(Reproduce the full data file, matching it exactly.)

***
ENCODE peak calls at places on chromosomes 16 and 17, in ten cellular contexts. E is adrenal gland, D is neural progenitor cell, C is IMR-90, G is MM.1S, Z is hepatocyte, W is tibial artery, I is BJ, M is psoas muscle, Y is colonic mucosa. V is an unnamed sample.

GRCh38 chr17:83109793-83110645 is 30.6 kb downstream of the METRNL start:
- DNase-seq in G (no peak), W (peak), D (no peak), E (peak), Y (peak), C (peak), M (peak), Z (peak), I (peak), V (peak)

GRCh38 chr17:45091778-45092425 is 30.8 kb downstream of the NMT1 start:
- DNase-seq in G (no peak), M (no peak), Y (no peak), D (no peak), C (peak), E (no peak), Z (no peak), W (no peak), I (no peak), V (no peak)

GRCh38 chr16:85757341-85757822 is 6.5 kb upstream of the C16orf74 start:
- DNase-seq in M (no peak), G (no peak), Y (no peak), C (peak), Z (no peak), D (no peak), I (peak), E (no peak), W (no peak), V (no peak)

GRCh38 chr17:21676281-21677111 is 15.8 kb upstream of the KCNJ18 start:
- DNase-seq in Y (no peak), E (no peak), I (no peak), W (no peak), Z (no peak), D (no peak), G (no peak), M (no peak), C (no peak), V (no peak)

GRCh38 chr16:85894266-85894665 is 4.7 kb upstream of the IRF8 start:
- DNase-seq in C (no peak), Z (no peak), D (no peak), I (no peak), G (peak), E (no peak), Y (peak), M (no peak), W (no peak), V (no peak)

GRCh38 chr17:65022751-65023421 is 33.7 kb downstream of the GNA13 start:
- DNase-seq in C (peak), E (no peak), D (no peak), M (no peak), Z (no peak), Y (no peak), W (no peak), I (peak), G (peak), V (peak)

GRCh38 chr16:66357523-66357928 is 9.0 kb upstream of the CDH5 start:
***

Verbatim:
ENCODE peak calls at places on chromosomes 16 and 17, in ten cellular contexts. E is adrenal gland, D is neural progenitor cell, C is IMR-90, G is MM.1S, Z is hepatocyte, W is tibial artery, I is BJ, M is psoas muscle, Y is colonic mucosa. V is an unnamed sample.

GRCh38 chr17:83109793-83110645 is 30.6 kb downstream of the METRNL start:
- DNase-seq in G (no peak), W (peak), D (no peak), E (peak), Y (peak), C (peak), M (peak), Z (peak), I (peak), V (peak)

GRCh38 chr17:45091778-45092425 is 30.8 kb downstream of the NMT1 start:
- DNase-seq in G (no peak), M (no peak), Y (no peak), D (no peak), C (peak), E (no peak), Z (no peak), W (no peak), I (no peak), V (no peak)

GRCh38 chr16:85757341-85757822 is 6.5 kb upstream of the C16orf74 start:
- DNase-seq in M (no peak), G (no peak), Y (no peak), C (peak), Z (no peak), D (no peak), I (peak), E (no peak), W (no peak), V (no peak)

GRCh38 chr17:21676281-21677111 is 15.8 kb upstream of the KCNJ18 start:
- DNase-seq in Y (no peak), E (no peak), I (no peak), W (no peak), Z (no peak), D (no peak), G (no peak), M (no peak), C (no peak), V (no peak)

GRCh38 chr16:85894266-85894665 is 4.7 kb upstream of the IRF8 start:
- DNase-seq in C (no peak), Z (no peak), D (no peak), I (no peak), G (peak), E (no peak), Y (peak), M (no peak), W (no peak), V (no peak)

GRCh38 chr17:65022751-65023421 is 33.7 kb downstream of the GNA13 start:
- DNase-seq in C (peak), E (no peak), D (no peak), M (no peak), Z (no peak), Y (no peak), W (no peak), I (peak), G (peak), V (peak)

GRCh38 chr16:66357523-66357928 is 9.0 kb upstream of the CDH5 start: